Readers today remain divided over whether Wheatley fawned on her white masters and denied her Blackness; or wrote poems that rejected slavery and racialisation with almost miraculous prescience. Her work is ripe for revisionist readings that look beyond her habits of accommodation and flattery to her willingness to confront her century’s disasters. The flattery is still there, in the allusions and prosody of a verse culture from which we have been largely alienated by Romanticism. But for many writers of colour Wheatley has become a symbol of resistance and survival, of Black artistry, and a voice for the millions destroyed in the Middle Passage. A conference at Jackson State University in 1973 celebrated Wheatley as an example of ‘the creativity of the Black woman kept alive, year after year’, as Alice Walker put it. Walker, Lucille Clifton, June Jordan, Audre Lorde, Sonia Sanchez, Nikki Giovanni and others came together to honour Wheatley as the mother of Black American poetry. Clifton remembered them ‘holding hands and singing cause/you such a good mama we/got to be good girls’.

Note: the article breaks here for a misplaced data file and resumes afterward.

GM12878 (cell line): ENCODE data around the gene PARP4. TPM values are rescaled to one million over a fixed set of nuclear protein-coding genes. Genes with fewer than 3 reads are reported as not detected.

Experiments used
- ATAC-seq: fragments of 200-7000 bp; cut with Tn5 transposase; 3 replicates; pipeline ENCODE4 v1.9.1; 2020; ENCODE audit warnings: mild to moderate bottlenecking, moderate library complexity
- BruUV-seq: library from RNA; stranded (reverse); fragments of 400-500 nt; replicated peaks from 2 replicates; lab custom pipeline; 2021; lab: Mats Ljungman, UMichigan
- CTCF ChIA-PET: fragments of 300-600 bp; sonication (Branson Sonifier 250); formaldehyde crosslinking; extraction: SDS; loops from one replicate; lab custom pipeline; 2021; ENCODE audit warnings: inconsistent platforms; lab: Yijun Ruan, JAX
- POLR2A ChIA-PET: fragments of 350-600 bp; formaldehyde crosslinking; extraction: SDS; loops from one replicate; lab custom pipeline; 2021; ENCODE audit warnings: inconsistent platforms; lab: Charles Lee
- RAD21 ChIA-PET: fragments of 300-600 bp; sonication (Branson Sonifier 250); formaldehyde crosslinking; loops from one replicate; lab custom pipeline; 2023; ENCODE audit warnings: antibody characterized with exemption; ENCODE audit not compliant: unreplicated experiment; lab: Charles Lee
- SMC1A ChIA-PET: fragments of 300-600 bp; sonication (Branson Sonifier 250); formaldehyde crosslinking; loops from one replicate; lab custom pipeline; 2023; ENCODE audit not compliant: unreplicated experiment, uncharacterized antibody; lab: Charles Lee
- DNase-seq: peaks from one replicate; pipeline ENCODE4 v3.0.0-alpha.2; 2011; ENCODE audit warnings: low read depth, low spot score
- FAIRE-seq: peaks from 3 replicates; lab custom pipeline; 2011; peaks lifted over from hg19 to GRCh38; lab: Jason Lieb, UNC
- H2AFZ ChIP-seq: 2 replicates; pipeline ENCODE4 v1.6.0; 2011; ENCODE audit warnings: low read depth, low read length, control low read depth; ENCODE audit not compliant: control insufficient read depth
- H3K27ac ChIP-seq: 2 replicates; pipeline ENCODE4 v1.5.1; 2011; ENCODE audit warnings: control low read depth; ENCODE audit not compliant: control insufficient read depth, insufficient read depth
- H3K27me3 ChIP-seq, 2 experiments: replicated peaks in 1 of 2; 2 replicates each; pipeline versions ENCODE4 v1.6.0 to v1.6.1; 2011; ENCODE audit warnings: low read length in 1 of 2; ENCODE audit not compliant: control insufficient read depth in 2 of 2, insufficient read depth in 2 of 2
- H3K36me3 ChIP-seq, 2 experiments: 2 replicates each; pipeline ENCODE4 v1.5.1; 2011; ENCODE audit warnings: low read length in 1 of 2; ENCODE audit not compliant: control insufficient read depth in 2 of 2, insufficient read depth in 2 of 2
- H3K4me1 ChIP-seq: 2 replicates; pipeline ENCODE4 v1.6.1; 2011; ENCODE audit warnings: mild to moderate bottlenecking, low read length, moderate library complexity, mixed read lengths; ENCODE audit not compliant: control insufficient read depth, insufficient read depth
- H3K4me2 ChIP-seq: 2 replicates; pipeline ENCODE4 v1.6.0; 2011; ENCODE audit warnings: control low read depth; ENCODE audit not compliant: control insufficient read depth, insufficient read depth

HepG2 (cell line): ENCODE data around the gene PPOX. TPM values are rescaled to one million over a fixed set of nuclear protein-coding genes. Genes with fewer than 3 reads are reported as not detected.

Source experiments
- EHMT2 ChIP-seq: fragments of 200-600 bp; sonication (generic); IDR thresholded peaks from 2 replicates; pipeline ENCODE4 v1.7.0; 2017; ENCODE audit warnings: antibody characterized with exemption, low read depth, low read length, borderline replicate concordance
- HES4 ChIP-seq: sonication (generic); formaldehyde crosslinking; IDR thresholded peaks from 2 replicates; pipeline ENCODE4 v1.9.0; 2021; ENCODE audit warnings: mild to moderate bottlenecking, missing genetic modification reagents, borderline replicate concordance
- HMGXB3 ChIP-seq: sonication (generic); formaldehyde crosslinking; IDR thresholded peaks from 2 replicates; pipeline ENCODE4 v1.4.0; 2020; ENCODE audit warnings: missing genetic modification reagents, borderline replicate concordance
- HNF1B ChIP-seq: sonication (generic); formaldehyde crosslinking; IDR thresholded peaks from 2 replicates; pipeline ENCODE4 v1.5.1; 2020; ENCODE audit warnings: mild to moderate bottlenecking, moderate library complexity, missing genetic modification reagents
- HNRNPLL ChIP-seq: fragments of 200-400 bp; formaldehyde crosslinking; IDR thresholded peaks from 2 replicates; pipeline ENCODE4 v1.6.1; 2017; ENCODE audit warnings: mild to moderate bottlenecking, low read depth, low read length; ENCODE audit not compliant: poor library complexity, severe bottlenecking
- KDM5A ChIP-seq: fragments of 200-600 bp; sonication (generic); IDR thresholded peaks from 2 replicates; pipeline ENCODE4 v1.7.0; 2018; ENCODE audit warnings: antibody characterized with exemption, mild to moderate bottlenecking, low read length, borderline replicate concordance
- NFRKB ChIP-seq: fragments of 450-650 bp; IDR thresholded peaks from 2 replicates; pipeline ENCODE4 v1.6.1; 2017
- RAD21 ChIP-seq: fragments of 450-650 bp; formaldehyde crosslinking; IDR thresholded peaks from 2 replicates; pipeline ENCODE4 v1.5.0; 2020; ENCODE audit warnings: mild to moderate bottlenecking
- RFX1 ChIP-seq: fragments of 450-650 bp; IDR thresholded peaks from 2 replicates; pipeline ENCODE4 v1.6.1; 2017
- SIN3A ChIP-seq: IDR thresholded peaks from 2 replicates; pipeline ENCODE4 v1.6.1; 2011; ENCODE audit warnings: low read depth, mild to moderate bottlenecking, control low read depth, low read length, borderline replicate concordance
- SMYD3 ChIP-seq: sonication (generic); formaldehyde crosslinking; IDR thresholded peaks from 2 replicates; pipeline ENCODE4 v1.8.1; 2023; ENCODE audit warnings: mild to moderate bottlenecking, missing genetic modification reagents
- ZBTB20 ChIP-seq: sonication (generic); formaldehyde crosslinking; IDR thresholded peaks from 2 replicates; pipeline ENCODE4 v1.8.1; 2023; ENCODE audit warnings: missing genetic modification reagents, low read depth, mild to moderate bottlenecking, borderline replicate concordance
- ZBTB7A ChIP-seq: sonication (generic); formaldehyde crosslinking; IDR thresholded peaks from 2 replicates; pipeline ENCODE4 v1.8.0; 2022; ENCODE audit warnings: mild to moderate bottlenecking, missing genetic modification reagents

Several recent works help to fill in some of the gaps in Wheatley’s biography. In her second collection of poems, A Half-Red Sea (2006), Evie Shockley imagines Wheatley and Sally Hemings downing whiskeys together in the ‘halls of the ancestors’ and signifyin’ on the legacies of their mutual nemesis, Thomas Jefferson. The Age of Phillis by Honorée Fanonne Jeffers, published in 2020, considers the relationship between Wheatley and Obour Tanner, with Tanner addressing Wheatley: ‘My Dearest Sister:/Spell me how you wish, for you have saved me./Before your letter, no one gave a care for my name.’ This concern for one’s name is also present in Christina Sharpe’s In the Wake (2016), in which Wheatley is invoked on seeing a photograph of a little Haitian girl with the word ‘ship’ taped to her forehead: